The steering wheel is thick and easy to grip; M Sport models use an even thicker, more padded wheel, which we found practically too big to handle. We preferred the slightly skinnier version on our 428i test model with the Sport line trim.
The instrument cluster uses the standard BMW analog gauges. Four circular dials (fuel gauge, speedometer, tachometer and oil temperature gauge) come with a black panel display. Drivers can toggle through trip, fuel economy and other vehicle information via a button on the tip of the turn signal stalk.
Standard upholstery is a man-made material BMW calls SensaTec. Leather is optional. We found the Sport and M Sport seats had a good range of adjustability and were nicely bolstered to keep us snugly in place. We have not tried the standard or Luxury line seats.
For the most part, interior materials match the quality expected from BMW, but in some cases come up short: The metallic blue and textured silver trim on Sport Line models looks cheap and stuck-on. Some color combinations are classy and beautiful, such as the black gloss finish and burl wood trim. Others, however, were grossly mismatched. One example of a 4 Series we drove had tan interior primarily throughout, including the glovebox and center console. Yet the dash was black, with metallic silver and blue trims thrown in between. Some lines automatically include certain colors or finishes, so consider this carefully if you're going to custom-order.
Although windows aren't as large as in the 3 Series sedan, visibility is fine in the 4 Series coupe. The most significant difference is in rearward visibility, where the sharply sloping roofline makes for a shorter back window.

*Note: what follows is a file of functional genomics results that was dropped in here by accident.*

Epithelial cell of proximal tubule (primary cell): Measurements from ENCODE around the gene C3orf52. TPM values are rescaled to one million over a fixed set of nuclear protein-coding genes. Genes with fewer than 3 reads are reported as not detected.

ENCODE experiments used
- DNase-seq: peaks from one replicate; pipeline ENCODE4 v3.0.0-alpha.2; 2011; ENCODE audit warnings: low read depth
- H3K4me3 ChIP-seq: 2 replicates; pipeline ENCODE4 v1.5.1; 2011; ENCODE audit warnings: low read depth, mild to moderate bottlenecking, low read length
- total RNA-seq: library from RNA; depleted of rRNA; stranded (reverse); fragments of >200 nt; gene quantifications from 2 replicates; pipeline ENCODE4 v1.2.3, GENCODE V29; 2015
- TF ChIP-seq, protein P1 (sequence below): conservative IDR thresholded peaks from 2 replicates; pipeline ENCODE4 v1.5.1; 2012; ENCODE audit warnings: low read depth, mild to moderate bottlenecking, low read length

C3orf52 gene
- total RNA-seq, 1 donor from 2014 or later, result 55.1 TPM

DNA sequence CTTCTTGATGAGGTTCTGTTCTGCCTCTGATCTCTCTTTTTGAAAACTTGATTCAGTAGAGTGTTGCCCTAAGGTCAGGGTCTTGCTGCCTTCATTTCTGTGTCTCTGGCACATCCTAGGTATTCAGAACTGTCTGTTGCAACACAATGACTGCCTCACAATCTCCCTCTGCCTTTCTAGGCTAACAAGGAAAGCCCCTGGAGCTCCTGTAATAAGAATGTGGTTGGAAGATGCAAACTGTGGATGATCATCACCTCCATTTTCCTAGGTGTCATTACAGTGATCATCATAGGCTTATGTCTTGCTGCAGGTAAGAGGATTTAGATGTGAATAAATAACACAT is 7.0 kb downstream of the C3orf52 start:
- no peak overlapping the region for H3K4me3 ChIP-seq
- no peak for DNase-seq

An optional Driver Assistance package adds a rearview camera and parking sensors. The Driver Assistance Plus package includes side- and top-view cameras, which create a bird's-eye perspective of the vehicle and the area around it. If that's not enough, the optional Parking Assistant helps the driver parallel park by finding a space, turning the steering wheel, practically parking the car itself. Most useful is the rearview camera and it can help the driver spot a child behind the car when backing up.
BMW 4 Series models seat four. Due to its lower stance, the 4 Series loses about an inch of front and rear headroom. Rear legroom is also reduced by more than an inch and measures 36.1 inches, 1.6 inches less than the 3 Series sedan. Still, the back seat offers reasonable space for the occasional rear passenger, and is slightly more spacious than the Audi A5 and the Mercedes Benz C250 coupe. Rear bucket seats are comfortable, and the standard rear center console includes cupholders. But because of its two-door design, getting in and out isn't the easiest, so the 4 Series is still best left to front-seat occupants.
Cargo space in the 4 Series coupe is plentiful at 15.7 cubic feet, compared with 13 cubic feet in the 3 Series sedan, 12.2 cubic feet in the Audi A5, and a paltry 11.7 cubic feet in the Mercedes-Benz C-Class coupe.